Which Joe gave his name to ‘sloppy joes’? We look at five interesting sandwiches and their lexical origins.
Small; insignificant.‘capable men devoting their lives to such minikin pursuits’
- ‘‘Oh,’ I heard her murmur on my right, sounding quiet and minikin, and, unable to help it, I peered over, checking to see whether the reaction of a small child to such news was any different from the reaction I got from my peers and adults.’
- ‘She thrusts her minikin hands through the willow wands to greet me.’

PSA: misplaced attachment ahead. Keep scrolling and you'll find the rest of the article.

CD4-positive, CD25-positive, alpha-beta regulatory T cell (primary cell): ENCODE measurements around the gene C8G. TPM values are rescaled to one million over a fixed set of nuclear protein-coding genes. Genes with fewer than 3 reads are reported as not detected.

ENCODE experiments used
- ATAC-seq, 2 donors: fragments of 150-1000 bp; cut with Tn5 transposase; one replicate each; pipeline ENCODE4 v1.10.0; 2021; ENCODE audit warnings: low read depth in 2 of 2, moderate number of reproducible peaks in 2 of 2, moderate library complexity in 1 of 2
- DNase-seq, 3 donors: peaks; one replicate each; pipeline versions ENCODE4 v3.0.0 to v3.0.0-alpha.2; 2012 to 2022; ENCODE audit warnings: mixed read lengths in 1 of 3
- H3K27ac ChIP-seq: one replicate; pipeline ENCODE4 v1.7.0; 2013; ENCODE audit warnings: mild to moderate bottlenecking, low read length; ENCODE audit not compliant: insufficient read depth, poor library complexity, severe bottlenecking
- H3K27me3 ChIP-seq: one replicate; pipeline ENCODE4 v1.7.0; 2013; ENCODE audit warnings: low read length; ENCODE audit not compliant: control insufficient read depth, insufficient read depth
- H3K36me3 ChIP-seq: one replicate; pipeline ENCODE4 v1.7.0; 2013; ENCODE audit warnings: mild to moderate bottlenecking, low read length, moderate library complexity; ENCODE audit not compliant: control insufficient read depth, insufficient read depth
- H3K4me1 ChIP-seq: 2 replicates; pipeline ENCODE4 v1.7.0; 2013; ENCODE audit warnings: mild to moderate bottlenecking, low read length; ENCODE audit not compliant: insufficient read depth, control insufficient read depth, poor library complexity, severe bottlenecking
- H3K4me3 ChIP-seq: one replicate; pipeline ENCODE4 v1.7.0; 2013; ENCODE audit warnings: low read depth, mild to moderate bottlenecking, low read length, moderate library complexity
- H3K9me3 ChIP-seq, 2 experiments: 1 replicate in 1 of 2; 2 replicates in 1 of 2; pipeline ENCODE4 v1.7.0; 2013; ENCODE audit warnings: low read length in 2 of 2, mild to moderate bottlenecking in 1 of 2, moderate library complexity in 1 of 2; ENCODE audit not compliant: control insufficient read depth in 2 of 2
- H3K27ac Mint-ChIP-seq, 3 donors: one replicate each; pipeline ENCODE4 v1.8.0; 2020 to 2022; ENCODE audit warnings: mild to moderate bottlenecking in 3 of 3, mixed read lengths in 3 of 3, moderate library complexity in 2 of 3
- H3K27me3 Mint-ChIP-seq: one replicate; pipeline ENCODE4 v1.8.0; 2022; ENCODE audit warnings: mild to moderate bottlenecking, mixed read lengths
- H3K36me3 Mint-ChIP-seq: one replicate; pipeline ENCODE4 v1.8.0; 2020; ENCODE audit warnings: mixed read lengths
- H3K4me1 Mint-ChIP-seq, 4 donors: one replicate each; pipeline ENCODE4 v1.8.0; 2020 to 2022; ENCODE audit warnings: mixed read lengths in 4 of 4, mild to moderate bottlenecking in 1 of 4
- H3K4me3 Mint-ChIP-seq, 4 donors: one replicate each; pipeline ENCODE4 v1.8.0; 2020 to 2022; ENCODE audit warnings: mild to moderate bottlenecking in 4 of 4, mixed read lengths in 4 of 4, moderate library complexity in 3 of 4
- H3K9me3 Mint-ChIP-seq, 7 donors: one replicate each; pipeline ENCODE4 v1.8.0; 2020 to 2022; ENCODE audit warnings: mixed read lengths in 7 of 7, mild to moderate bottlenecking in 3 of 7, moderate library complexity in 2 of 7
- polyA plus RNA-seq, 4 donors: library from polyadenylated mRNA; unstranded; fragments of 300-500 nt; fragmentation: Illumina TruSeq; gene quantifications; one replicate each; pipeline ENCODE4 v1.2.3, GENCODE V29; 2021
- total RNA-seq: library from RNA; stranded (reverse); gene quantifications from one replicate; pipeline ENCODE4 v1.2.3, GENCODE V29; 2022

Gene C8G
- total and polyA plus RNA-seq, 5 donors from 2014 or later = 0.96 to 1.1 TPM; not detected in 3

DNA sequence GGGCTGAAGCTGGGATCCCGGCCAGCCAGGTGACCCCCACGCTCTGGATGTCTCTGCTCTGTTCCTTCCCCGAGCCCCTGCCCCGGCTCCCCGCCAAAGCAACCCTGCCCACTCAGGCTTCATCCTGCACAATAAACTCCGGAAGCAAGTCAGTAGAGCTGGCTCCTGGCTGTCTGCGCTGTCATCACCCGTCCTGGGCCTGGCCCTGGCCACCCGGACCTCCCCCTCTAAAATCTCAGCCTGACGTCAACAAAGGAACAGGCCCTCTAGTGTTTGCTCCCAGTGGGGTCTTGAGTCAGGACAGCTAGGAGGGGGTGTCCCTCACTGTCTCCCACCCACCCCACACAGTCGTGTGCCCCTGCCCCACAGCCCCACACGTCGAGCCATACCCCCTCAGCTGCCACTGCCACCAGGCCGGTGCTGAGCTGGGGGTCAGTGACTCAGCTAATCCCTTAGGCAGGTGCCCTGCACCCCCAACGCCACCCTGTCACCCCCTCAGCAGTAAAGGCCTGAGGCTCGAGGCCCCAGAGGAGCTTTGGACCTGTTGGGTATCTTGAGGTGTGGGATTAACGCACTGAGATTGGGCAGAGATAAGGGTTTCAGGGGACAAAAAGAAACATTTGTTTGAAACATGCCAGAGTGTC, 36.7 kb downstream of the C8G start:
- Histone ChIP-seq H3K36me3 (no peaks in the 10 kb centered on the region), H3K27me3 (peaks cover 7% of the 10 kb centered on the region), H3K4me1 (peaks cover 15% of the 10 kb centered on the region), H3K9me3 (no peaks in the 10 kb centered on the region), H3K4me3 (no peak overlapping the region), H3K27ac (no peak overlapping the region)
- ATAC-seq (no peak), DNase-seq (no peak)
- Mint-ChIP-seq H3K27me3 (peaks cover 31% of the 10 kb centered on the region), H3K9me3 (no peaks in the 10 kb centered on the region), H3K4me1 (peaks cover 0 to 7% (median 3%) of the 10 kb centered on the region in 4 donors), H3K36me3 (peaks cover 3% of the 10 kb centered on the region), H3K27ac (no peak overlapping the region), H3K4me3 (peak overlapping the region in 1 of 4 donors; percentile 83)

Mid 16th century: from Dutch minneken, from minne ‘love’ + -ken -kin.
We take a look at several popular, though confusing, punctuation marks.
From Afghanistan to Zimbabwe, discover surprising and intriguing language facts from around the globe.
The definitions of ‘buddy’ and ‘bro’ in the OED have recently been revised. We explore their history and increase in popularity.